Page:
(LaMarcus Aldridge — 19 points, 15 of them in the second half against ‘Nova)
While Rick Barnes’ Texas squadcan bask in the achievment of their 6th straight win (and 2nd consecutive over a Top 5 opponent) with yesterday’s 59-55 dispatch of Villanova, former Longhorns coach Tom Penders (last seen in this space being linked way out of context) has to explain the 2nd poor conference showing this week by his Cougars. From the Houston Chronicle’s Michael Murphy.
Before the season, fans of the Houston Cougars were promised “The Show.” But no one told them it was going to be The Twilight Zone.
The Cougars dropped to 0-2 in Conference USA after Saturday’s 66-56 loss to Central Florida at Hofheinz Pavilion, and this one was far more baffling than Wednesday’s loss at Rice.
At least the Rice game could be explained away because of the city rivalry. But losing to Central Florida is incomprehensible. The Golden Knights entered Saturday’s game with losses in five of their last six games ” a string that included the likes of Birmingham-Southern and Western Kentucky ” and had not won a game on the road. Until Saturday.
The Golden Knights moved the ball to the open man (18 assists), which is why they shot 50 percent from the floor (22-of-44); they hit their free throws (13 of 18, 72 percent); crashed the boards (outrebounding the Cougars 42-33); and they judiciously used the 3-point line (9-of-19, 47.4 percent).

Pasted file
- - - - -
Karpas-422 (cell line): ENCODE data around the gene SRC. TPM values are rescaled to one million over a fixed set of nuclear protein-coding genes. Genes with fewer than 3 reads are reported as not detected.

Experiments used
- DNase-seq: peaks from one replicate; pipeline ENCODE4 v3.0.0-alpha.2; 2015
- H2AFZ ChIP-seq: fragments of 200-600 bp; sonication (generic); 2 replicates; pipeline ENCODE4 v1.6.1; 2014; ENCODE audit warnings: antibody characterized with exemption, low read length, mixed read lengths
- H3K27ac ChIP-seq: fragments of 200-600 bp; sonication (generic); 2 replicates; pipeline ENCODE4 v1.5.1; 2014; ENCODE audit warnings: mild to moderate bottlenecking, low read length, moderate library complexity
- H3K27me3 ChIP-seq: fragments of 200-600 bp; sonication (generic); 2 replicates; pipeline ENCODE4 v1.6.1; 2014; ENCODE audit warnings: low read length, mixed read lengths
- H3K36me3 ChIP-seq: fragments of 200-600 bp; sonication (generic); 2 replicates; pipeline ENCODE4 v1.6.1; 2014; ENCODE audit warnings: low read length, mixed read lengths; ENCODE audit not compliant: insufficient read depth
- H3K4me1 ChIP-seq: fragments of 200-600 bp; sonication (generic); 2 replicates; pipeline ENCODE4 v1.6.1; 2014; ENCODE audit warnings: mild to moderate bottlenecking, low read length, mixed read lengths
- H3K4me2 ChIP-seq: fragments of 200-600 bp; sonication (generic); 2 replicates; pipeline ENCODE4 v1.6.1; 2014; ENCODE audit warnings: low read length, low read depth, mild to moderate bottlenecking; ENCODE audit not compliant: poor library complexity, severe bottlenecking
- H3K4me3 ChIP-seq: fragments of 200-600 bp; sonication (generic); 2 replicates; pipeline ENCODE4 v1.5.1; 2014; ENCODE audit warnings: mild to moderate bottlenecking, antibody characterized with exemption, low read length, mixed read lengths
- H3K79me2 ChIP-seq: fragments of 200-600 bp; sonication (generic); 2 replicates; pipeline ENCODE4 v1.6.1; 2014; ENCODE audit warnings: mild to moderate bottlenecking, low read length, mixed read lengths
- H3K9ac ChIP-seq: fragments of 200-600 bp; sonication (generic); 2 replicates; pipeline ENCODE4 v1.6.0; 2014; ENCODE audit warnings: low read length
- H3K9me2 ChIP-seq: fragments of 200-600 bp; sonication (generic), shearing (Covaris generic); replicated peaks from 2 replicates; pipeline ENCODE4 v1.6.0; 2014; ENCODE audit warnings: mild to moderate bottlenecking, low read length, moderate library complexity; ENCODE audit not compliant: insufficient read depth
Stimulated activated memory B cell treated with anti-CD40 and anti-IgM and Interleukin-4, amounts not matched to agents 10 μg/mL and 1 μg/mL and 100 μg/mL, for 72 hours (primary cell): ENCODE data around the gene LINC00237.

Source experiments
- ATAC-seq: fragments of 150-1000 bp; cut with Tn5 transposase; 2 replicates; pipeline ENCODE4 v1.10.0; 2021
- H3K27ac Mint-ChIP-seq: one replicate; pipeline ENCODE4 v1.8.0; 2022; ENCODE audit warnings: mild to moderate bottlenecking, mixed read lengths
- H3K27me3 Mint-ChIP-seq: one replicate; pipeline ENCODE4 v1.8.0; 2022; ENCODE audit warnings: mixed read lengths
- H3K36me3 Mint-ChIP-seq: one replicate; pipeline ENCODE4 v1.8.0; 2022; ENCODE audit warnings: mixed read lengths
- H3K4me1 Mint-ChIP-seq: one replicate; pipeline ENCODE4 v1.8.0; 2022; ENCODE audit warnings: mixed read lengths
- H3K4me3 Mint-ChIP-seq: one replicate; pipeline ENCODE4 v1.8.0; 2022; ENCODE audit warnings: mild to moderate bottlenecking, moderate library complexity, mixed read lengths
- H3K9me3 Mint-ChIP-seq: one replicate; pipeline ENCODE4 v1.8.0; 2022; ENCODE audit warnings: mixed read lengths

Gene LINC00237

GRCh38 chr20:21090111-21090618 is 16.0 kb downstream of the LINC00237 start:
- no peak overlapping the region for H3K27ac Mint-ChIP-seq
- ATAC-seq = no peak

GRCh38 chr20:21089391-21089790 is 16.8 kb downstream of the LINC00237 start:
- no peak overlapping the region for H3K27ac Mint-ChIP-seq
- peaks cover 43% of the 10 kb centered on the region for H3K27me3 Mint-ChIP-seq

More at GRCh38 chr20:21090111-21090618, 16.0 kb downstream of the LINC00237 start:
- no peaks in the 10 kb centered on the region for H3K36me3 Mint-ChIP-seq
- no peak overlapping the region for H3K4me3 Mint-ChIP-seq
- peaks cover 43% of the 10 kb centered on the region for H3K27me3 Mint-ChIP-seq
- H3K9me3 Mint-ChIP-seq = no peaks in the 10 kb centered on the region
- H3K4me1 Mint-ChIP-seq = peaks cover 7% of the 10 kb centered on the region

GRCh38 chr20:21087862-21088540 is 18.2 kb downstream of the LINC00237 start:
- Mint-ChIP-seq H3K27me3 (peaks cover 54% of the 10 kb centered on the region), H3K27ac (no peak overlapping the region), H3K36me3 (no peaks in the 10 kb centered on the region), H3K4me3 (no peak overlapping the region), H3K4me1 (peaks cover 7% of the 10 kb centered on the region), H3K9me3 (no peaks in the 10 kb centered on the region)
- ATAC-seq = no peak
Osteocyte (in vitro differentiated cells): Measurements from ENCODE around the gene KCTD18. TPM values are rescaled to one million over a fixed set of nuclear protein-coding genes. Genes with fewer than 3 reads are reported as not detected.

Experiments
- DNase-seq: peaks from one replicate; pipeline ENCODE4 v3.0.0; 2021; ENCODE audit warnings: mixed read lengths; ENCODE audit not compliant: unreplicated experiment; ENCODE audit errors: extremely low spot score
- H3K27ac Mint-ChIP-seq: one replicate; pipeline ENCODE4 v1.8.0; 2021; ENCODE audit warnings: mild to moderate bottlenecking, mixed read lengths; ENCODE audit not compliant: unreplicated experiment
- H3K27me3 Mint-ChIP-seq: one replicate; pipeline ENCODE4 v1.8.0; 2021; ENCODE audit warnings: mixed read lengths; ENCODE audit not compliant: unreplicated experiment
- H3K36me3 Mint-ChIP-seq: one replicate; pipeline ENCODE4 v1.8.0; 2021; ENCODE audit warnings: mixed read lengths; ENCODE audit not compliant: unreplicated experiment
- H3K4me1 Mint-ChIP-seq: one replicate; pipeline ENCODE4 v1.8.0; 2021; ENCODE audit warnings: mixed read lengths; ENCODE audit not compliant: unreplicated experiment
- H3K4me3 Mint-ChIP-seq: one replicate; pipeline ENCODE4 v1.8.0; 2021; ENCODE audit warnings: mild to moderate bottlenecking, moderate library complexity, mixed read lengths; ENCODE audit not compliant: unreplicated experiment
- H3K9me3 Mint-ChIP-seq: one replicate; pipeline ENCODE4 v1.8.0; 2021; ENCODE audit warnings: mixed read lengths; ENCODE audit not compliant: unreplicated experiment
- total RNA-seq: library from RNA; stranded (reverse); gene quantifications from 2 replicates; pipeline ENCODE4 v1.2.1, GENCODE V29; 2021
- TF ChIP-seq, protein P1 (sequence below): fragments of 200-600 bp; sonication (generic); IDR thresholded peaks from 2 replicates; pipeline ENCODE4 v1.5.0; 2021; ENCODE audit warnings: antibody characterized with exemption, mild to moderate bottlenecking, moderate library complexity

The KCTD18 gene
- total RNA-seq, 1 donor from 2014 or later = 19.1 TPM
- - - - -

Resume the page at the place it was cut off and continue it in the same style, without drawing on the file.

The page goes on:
The Cougars? First of all, they guarded center Anthony Williams (above) like someone owed him money. Williams, who came into the game averaging 7.8 points, matched that in the first five minutes of the game and finished with a season-high 25 points, adding nine rebounds.
And despite a scouting report that included a breakdown of Central Florida shooting guard Justin Rose’s rebounding ability, the Cougars allowed the 6-3 jumping jack to finish with a season-high 14 rebounds, double what the nearest Cougar had (Ramon Dyer’s seven).
The Cougars’ ineptness at the foul line has become a bad joke that keeps getting told. It has reached the point that when a foul was called on Central Florida with 6:35 to play, Penders begged the referees for a player-control foul, which would give the Cougars the ball rather than two foul shots.
“We don’t want to shoot a free throw,” Penders told the ref.
With good reason, too, because the Cougars made only half of their 20 attempts.